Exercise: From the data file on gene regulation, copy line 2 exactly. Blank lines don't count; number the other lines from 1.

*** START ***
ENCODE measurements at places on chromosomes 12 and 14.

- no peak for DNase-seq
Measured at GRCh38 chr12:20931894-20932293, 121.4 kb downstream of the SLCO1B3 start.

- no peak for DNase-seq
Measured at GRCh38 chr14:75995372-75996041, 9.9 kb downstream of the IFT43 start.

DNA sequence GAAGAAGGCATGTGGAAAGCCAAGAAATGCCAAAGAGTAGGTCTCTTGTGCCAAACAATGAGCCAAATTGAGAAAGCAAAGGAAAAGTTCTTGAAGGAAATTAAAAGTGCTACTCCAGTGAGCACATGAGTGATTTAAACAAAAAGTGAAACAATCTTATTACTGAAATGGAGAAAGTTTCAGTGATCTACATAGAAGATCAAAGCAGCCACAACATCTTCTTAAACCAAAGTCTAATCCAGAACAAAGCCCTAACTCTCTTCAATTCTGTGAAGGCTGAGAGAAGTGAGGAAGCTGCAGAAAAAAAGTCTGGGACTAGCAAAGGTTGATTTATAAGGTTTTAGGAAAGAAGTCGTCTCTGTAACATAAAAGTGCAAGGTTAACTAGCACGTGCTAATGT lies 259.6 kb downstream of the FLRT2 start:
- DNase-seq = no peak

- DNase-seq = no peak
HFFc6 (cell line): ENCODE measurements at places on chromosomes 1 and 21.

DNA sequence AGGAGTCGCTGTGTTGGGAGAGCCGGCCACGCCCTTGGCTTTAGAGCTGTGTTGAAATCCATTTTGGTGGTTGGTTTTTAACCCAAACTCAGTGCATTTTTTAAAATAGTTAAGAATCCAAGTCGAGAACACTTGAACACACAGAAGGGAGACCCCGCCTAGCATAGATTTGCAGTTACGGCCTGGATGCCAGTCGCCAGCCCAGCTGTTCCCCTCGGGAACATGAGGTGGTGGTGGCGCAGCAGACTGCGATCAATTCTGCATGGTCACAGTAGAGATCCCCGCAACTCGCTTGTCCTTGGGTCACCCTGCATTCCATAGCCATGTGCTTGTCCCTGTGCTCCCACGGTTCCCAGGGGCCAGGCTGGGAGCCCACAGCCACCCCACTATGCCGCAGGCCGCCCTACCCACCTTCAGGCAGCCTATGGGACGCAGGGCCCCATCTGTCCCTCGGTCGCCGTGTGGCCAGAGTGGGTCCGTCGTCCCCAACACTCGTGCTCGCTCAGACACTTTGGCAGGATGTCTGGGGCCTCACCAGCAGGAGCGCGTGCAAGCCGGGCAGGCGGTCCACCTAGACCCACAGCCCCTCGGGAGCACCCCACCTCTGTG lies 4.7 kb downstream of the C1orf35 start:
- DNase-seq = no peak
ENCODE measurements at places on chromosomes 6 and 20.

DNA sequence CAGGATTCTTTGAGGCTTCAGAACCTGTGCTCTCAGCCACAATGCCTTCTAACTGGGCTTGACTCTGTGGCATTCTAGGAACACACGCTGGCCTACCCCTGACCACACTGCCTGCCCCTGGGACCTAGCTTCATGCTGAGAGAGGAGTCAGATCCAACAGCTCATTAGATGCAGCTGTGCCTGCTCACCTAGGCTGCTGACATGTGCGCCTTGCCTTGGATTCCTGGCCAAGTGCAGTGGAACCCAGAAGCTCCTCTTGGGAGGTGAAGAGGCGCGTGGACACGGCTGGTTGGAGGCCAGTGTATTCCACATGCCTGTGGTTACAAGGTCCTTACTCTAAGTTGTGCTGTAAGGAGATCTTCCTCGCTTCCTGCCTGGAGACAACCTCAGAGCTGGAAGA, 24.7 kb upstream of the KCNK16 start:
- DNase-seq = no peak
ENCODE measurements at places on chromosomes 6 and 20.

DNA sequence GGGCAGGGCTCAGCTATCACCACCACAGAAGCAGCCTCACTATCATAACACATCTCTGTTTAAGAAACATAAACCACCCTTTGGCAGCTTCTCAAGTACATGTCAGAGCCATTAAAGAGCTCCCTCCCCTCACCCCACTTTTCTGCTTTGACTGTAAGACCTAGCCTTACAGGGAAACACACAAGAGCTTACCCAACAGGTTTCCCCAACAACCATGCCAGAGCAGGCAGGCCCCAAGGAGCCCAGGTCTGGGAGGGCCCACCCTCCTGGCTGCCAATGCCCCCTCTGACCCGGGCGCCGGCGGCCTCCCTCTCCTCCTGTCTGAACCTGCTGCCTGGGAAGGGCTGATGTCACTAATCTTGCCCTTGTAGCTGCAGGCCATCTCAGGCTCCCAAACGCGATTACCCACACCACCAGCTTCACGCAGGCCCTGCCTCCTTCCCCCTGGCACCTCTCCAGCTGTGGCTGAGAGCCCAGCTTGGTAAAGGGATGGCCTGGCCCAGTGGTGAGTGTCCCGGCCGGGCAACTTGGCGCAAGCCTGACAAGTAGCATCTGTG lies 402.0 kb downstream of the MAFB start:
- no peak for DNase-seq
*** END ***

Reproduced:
- no peak for DNase-seq